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Fabulous Information CenterFabulous.com HelpManageManage DNSWhat are the different types of Records?

What are the different types of Records?

Template Name: This is the label that you choose to give your template. It can be anything from "Tony's Server" to "Fab01" and is used to identify that set of records.

Host (NAME): Is the name of the record itself, such as 'www', 'mail', '@', or '*'

A A host record
CNAME An alias for an existing host
MX Domain Mail Exchanger
TEXT Text strings or SPF records
NS Name Server
PTR Pointers to other resources, such as in-addr.arpa domains

Minor constraints exist with A and CNAME types, namely:

  • an 'A' record destination must be a host IP address
  • a 'CNAME' record destination must be a named alias or fully qualified host name, with a trailing period. eg. mydomain.com. <--- end with a period.

What is an A record?

You can use a A record whenever you have to assign a specific IP to a domain name or to a subdomain.

Suppose you have the yourdomain.com domain and want to point it at the IP address: You should create an A record in a template like this:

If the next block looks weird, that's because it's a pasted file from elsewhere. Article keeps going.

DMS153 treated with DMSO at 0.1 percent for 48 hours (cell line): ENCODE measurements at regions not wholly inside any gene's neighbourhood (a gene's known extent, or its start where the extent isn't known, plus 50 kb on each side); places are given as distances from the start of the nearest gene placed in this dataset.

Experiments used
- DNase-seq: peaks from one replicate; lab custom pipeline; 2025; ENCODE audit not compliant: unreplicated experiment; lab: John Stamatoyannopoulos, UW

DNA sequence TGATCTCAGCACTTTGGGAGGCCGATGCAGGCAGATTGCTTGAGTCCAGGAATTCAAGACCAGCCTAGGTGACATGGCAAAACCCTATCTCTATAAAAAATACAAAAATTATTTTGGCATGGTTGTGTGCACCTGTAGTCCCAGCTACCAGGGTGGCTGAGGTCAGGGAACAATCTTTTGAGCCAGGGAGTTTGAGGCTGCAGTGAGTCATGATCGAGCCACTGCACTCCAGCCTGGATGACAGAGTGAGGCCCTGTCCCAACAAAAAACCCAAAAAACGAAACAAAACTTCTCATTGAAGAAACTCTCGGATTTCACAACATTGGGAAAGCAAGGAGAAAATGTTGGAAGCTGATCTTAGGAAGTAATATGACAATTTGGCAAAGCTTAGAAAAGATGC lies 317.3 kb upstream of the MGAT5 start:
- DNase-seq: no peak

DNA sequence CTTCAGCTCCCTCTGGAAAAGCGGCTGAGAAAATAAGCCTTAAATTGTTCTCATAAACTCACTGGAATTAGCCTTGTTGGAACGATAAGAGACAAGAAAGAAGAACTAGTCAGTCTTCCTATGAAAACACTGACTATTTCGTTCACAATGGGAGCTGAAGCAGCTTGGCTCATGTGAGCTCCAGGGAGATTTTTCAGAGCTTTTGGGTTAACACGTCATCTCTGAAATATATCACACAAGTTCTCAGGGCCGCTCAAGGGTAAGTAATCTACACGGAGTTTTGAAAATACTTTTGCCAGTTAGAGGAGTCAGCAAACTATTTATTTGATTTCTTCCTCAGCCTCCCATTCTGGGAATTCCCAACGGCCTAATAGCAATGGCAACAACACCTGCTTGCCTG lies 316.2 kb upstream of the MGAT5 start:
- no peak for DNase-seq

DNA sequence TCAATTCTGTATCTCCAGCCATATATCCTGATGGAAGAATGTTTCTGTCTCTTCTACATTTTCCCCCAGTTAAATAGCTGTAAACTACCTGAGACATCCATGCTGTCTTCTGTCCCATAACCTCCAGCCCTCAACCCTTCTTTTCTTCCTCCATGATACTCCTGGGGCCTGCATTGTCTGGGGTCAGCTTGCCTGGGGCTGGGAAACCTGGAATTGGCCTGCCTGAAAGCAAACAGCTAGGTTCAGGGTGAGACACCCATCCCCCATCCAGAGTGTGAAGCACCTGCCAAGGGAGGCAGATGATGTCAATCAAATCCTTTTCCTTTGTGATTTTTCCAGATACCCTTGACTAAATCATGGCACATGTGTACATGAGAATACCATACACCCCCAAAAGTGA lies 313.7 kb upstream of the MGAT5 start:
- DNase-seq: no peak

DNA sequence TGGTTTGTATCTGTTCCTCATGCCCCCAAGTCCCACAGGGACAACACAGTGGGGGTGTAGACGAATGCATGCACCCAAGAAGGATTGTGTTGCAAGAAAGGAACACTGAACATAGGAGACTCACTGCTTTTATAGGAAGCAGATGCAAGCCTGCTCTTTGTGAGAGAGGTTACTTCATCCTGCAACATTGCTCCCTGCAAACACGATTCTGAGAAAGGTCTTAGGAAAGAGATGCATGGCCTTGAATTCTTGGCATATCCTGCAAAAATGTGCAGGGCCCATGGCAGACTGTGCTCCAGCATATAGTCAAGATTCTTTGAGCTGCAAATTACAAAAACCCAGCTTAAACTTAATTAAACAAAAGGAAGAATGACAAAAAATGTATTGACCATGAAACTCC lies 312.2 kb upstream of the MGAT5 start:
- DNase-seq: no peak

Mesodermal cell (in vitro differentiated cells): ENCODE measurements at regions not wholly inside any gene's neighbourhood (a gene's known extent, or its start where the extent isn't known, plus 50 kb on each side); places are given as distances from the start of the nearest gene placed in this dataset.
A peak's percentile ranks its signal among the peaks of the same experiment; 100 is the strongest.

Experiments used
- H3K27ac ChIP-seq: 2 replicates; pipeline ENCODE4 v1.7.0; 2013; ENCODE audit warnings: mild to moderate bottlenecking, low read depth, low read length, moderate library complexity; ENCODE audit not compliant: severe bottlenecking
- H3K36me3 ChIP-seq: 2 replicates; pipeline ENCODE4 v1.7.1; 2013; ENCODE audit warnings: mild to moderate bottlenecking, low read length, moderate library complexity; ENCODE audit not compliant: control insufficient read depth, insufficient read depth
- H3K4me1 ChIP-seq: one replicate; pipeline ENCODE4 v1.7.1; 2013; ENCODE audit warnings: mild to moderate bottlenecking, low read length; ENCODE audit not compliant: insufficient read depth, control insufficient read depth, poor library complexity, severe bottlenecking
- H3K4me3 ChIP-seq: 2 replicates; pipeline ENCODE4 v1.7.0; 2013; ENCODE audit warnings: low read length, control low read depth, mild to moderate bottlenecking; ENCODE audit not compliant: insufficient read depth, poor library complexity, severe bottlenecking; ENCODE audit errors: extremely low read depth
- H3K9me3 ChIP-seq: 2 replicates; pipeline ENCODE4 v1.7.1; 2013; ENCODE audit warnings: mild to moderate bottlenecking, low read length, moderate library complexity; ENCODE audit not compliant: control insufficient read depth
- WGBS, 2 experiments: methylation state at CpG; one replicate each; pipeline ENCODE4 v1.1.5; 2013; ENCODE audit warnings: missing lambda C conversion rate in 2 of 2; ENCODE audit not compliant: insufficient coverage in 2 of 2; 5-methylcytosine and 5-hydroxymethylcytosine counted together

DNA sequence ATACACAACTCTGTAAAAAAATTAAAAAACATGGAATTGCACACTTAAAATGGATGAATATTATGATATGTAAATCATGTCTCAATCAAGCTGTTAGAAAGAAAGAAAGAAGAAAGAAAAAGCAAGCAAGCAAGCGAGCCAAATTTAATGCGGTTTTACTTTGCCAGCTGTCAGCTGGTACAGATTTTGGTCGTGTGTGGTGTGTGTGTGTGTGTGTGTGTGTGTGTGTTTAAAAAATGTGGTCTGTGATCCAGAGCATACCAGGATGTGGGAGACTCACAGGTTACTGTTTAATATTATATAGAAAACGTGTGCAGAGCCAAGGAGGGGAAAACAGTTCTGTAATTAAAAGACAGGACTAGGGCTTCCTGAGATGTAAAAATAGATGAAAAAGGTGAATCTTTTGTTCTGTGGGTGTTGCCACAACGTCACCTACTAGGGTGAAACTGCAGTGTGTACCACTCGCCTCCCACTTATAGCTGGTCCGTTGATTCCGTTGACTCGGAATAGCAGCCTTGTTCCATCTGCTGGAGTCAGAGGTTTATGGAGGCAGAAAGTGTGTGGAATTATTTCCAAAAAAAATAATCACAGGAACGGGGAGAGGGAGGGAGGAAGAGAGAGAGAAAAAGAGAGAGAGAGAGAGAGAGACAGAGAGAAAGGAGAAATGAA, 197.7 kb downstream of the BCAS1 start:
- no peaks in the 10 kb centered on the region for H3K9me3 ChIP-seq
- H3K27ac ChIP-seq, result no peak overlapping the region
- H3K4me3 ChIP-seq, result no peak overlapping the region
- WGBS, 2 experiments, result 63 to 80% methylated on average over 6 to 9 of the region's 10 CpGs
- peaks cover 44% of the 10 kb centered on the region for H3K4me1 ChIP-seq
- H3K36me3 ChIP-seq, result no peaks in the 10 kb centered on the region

Host NameRecord TypeAddress

Tip: Using the * A record is a wildcard and allows ANYTHING.yourdomain.com to point at the IP address.

What is a CNAME Record?

Canonical name records are aliases for A records. For each CNAME record, you can choose an alias and a host.

You should use a CNAME record whenever you want associate a new subdomain to an already existing A record; i.e. you can make "www.yourdomain.com" to "yourdomain.com", which should already have been assigned an IP with an A record.

Example of a CNAME record:

Host NameRecord TypeAddress

This associates the subdomain: www with the base domain, so users can type in your site either way.

It will NOT allow you to forward a domain to a specific web page. eg. mydomain.com/page3.html

What is an MX Record?

Mail Exchange records direct email to servers for a domain, and are listed in order of priority. If mail can't be delivered using the first priority record, the second priority record is used, and so on.

MX Preference : Is a numerical order preference which only applies to, and is always required for, MX record types. Lower order records are the most preferred.

What is an NS record?

Name server records determine which servers will communicate DNS information for a domain. Two NS records must be defined for each domain. eg. The Fabulous Default nameservers for parking are:


Generally, you will have a primary and a secondary name server record - NS records are updated with Fabulous and will take 24-72 hours to take effect.